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I have taught mathematics at several levels--undergraduate, graduate, and advanced high-school--
and have found each experience rewarding and enjoyable.
As a graduate student at the University of Michigan, I taught several sections of Calculus I and II;
each class had between 25 and 30 students. The 90-minute class format allowed for a variety of teaching
methods: in a typical class meeting, I might lecture on background material for first third of the period;
then break for individual or group work on problems, giving hints as needed; and finally regroup to
summarize and review the day's lesson in the last 20 or 30 minutes, sometimes encouraging the students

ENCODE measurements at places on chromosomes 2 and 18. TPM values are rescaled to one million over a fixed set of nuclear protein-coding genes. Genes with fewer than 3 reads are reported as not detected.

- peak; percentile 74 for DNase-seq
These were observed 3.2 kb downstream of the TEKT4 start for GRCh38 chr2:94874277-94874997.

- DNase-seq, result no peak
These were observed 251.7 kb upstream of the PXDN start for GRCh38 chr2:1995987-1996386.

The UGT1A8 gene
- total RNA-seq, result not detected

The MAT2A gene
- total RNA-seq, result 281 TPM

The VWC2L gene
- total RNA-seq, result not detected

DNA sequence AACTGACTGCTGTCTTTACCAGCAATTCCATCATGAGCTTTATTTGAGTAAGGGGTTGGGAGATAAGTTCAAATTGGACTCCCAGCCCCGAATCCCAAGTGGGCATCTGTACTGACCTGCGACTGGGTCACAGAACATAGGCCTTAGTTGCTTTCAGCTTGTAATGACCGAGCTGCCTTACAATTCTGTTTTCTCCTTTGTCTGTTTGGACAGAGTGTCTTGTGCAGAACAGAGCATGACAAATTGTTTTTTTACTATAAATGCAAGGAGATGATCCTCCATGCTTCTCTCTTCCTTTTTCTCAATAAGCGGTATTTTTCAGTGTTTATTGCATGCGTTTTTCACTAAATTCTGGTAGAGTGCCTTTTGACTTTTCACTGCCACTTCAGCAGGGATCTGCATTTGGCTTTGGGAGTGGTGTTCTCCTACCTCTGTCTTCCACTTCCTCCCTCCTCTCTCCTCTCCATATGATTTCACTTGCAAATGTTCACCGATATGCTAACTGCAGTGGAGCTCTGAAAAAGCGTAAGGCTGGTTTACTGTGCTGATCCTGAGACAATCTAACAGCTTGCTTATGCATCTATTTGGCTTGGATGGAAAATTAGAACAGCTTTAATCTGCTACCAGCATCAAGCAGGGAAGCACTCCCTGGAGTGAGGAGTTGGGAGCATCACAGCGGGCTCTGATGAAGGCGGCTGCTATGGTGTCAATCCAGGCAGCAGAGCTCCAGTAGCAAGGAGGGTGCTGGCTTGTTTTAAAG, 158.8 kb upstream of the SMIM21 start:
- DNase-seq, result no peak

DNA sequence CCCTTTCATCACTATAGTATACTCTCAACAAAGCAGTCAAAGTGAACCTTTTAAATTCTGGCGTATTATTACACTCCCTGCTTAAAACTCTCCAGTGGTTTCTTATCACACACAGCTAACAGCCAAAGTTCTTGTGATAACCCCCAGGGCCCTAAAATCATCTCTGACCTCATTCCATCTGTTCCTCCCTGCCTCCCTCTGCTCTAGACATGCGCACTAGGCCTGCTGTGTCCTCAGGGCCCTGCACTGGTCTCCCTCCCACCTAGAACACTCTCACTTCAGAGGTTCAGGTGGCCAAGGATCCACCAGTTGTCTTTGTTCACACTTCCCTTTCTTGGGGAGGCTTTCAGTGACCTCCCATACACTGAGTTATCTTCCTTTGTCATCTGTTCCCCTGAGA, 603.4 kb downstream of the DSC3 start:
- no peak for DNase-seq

to present their solutions.
In Autumn 2010, I taught two sections of undergraduate Linear Algebra at the University of Wash-
ington. The class size was larger--roughly 50 students each--but I incorporated some of the interactive
methods I learned at Michigan, and most lectures included a brief problem session. As a final project, I
had the students investigate a pared-down version of Google's PageRank algorithm, and try it out on a
toy network, which can be found on my website.
In Spring 2009, my final semester as a graduate student at the University of Michigan, I co-taught a
graduate course on Lie theory and the algebraic geometry of homogeneous spaces. The planning and
lecturing was shared equally with William Fulton, and the course was well-attended. In Autumn 2011, I
am teaching a similar course at the University of Washington.
My experience teaching the gifted high-school students at Canada/USA Mathcamp was probably the


Source: Anderson, Dave - Department of Mathematics, University of Washington at Seattle


Collections: Mathematics